By Monica Alonzo
By Stephen Lemons
By Jason P. Woodbury
By Dulce Paloma Baltazar Pedraza
By Ray Stern
By Pete Kotz
By Monica Alonzo
By New Times
Over the next weeks, I grew fond of Maria and her only sibling, Bobby, then a burly firefighter performing his duties at Station 21 in south Phoenix. Bobby served as a quasi-"bodyguard" for Hunter during his days off, which meant that he tried to make sure that his possible future brother-in-law didn't get behind the wheel of a car inebriated or punch out a cop.
I also learned that Hunter wasn't down here just for a good yarn. He and Maria really were contemplating marriage. She really needed him to meet her father, a widower who once had been a big-time cotton farmer in the West Valley. But Maria's dad, a terrific guy, had threatened serious violence if he ever laid eyes on the drug-addled author who had stolen his sweet daughter's heart.
Somehow, Maria got her father to agree to meet Hunter one night at a neutral site, a cool, old Italian family joint called Riazzi's at 52nd Street and East Van Buren (it later moved to its current location in Tempe on South Mill Avenue).
For safety's sake, Maria ensured that her brother and her father's lady friend were there for the big occasion. Hunter insisted that Lacey and I also be included at the dinner, which had all the pre-event protocol and tension of a meeting between the leaders of the two Koreas.
Lacey described the event in a delicious New Times story titled "Family Matters," published in early December of 1986.
Hunter was more hyperkinetic than usual, with caffeine, cocaine, tequila, marijuana and natural adrenaline gushing through him. He got so wired during the dinner that he pulled a half-finished joint out of a jacket pocket, lit up in the middle of the restaurant and took a long drag.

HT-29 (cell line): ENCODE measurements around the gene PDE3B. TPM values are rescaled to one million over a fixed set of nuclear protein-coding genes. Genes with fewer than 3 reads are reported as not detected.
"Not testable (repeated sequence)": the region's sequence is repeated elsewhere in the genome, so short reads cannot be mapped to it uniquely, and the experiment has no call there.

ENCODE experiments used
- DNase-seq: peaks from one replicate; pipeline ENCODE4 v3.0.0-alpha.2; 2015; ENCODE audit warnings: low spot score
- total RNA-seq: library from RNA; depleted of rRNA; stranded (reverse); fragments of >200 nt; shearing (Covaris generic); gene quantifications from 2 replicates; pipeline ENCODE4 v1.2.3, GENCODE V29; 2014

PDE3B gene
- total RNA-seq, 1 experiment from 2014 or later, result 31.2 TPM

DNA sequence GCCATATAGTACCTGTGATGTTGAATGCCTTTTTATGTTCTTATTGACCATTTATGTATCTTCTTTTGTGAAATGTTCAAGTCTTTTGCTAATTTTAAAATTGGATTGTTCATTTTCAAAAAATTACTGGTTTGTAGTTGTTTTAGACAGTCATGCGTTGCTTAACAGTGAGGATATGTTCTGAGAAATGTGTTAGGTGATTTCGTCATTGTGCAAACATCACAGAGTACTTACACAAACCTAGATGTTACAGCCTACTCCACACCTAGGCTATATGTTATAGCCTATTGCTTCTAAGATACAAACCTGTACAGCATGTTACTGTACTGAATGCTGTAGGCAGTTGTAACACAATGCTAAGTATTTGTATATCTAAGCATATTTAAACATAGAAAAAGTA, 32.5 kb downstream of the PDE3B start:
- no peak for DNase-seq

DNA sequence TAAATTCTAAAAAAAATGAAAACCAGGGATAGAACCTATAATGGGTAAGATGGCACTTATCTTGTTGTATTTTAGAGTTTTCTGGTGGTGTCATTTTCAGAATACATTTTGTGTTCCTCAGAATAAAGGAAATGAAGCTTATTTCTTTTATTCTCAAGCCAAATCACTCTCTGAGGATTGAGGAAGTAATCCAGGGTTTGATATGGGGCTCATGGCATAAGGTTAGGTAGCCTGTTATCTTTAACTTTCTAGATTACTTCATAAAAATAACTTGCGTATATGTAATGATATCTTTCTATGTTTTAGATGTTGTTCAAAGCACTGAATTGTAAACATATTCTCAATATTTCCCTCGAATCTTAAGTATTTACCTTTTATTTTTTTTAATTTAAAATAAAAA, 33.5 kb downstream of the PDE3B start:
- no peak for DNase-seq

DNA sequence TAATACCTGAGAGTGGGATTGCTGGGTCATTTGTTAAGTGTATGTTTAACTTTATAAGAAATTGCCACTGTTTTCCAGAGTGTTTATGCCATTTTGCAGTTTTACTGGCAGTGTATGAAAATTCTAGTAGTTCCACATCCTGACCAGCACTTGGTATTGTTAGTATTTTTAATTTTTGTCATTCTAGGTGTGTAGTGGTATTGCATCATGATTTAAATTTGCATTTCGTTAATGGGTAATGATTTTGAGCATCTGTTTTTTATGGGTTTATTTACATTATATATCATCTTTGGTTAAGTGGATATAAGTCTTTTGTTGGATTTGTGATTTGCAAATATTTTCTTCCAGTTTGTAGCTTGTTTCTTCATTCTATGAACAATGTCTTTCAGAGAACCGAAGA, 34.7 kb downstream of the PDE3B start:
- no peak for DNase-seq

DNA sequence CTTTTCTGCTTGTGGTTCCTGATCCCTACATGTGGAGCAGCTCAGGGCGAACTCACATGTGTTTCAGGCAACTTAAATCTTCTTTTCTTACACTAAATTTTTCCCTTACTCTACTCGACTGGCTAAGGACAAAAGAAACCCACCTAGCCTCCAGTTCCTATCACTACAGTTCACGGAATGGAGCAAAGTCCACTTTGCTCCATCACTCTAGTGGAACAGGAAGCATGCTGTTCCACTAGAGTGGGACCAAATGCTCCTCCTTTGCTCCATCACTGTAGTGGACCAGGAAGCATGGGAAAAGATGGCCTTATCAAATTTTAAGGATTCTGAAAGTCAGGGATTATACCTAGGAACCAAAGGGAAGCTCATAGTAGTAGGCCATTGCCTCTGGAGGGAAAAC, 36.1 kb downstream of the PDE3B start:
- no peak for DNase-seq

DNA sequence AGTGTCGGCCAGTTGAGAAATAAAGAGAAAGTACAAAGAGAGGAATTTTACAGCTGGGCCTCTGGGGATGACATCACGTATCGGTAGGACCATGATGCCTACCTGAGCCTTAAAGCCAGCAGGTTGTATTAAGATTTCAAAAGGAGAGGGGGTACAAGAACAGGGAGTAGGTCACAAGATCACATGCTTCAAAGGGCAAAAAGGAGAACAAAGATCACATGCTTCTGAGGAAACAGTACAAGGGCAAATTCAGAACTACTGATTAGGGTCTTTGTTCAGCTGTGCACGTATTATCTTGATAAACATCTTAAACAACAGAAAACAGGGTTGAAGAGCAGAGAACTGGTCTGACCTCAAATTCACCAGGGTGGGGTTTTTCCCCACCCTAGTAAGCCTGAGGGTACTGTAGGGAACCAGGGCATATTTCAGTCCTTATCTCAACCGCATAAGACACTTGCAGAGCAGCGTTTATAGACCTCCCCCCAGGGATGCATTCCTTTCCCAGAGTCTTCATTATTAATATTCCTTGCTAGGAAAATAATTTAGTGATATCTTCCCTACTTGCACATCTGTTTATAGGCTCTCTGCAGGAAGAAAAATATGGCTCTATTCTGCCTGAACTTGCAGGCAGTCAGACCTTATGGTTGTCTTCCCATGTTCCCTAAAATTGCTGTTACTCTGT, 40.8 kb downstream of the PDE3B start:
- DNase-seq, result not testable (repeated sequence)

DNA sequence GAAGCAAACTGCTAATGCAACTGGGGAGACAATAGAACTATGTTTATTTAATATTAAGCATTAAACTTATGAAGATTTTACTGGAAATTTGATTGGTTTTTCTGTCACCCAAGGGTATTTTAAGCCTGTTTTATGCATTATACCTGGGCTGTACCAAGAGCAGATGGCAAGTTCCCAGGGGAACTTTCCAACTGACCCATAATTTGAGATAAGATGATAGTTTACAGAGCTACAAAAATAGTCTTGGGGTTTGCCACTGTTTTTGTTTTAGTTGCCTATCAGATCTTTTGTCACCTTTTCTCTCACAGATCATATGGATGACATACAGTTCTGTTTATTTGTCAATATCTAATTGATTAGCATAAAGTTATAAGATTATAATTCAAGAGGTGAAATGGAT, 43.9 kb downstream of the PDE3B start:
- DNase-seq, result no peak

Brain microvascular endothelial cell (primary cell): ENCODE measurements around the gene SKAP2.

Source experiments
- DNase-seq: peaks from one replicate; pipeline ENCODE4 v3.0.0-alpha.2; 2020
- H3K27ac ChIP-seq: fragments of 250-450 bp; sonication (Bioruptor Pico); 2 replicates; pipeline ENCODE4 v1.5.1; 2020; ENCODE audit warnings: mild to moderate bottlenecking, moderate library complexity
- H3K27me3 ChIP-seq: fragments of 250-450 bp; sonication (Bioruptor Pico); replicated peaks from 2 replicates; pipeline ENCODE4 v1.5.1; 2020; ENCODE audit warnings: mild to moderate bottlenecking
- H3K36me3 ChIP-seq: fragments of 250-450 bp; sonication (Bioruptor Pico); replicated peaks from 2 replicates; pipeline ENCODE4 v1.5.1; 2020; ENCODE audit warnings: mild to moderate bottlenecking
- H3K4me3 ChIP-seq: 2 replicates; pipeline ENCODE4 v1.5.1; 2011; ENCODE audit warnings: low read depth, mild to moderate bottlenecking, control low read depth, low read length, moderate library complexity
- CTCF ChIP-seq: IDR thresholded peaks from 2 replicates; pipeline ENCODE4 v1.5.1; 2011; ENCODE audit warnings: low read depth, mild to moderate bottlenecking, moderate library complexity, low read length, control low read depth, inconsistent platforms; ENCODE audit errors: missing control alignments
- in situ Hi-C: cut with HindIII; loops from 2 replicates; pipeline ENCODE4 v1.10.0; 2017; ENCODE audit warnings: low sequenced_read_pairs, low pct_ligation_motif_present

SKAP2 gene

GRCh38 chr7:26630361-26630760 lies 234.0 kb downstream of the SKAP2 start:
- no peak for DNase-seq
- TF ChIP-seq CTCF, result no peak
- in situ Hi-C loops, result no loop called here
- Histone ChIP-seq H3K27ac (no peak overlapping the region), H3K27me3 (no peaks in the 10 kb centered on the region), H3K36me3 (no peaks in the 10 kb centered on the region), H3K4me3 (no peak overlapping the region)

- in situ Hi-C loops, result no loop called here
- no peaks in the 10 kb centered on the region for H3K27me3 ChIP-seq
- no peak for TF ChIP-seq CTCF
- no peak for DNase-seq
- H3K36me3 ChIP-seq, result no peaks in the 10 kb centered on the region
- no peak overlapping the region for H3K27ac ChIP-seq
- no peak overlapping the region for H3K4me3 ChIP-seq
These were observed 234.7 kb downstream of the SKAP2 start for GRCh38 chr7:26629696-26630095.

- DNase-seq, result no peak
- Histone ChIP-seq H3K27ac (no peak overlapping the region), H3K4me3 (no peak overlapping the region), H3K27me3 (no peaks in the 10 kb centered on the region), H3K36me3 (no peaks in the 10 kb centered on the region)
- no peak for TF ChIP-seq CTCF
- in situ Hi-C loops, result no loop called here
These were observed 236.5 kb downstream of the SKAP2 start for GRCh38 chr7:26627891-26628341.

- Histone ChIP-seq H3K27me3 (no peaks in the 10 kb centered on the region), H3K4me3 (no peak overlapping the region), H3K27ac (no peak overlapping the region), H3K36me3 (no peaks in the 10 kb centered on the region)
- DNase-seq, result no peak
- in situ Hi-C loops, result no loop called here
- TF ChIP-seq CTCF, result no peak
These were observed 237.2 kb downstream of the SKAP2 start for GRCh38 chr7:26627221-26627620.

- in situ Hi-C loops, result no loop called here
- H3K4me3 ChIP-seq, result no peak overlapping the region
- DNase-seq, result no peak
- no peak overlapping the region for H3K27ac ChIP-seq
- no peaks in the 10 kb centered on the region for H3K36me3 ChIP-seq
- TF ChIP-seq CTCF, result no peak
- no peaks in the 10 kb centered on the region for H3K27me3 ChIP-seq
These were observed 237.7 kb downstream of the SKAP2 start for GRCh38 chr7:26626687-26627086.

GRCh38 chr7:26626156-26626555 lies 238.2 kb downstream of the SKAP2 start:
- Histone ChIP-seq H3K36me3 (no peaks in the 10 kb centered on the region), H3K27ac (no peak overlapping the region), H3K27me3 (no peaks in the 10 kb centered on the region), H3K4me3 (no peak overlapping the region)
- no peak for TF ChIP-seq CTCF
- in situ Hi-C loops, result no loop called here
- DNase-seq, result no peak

Remarkably, no one in authority seemed to notice.
Sample line from Lacey's story: "Maria can be a cattle prod upon a man who swings wildly between explosive creativity and bouts of bovine-like unproductivity masked by frantic tail-swinging at flies."
He only knew the half of it.
Though the San Francisco Examiner would publish several of Hunter's Phoenix-based columns over the next few years, they generally were gibberish from where I sat. I saw firsthand how the onetime master sadly had lost his touch.
One evening during this period, I stopped by Hunter and Maria's Scottsdale hotel room, where he was trying to produce something, anything, on deadline with the Examiner. Actually, he was hours past deadline.
Hunter's manual typewriter sat untouched in a corner as he alternately stared into space, snorted thick lines of coke, and shadow-boxed with a human-size inflatable doll as Maria tried to rein him in.
Hunter wasn't gonzoanymore. He was gone, so . . .
His editor at the time was a fine journalist named David McCumber, whom I'd known a little bit during his days in Tucson. He seemed to be calling the room about every 10 minutes.
Maria handed me the phone during one call.
"How far along are they with the piece?" McCumber asked me.
"Not too far," I said, as Hunter stared at me malevolently.
"Really," the editor probed, how far is "not too far"?
"Well, there's paper in the typewriter."
Truth be told, Hunter didn't seem to be able to string two decent sentences together in those days without Maria's help. Years later, a publishing house released a compilation of his Examiner columns titled "Generation of Swine: Tales of Shame and Degradation in the '80s."
Properly, he dedicated the book to Maria.
It was the least he could have done.
A few weeks after Lacey's story on the Riazzi's dinner was published, Hunter called me to complain about the lousy shake he'd gotten. Now thatwas the pot calling the kettle black, and I told him so, reminding him that I'd been present at the scene so aptly described in Lacey's yarn.
It was during that call that we made the aforementioned wager.
While Miami had a pre-hip-hop kind of swagger, the Nittany Lions had the blue-collar confidence of country crooner Merle Haggard.
Hunter was so sure the heavily favored Hurricanes were going to crunch Penn State that he proposed the following wager, straight-up: I'll bet your $21 to my $21,000, he told me over the phone.
In other words, Penn State wins and I win $21,000.
Hold on, I replied, let's put this on tape. I threw a cassette into my machine, turned it on, and asked him to repeat his offer.
A few days later, I went to the game at Sun Devil Stadium, and it was a beaut. Miami had a golden opportunity to win in the closing seconds, but fell just short. Penn State 14, Miami 10.
I called Hunter late that night (this was before cell phones), and told him I sure could use the money.
He immediately switched the subject to something about how the Mafia owned Phoenix, including New Times (well, maybe Irish mobsters, i.e., Lacey and Jim Larkin. But that wasn't what he was talking about).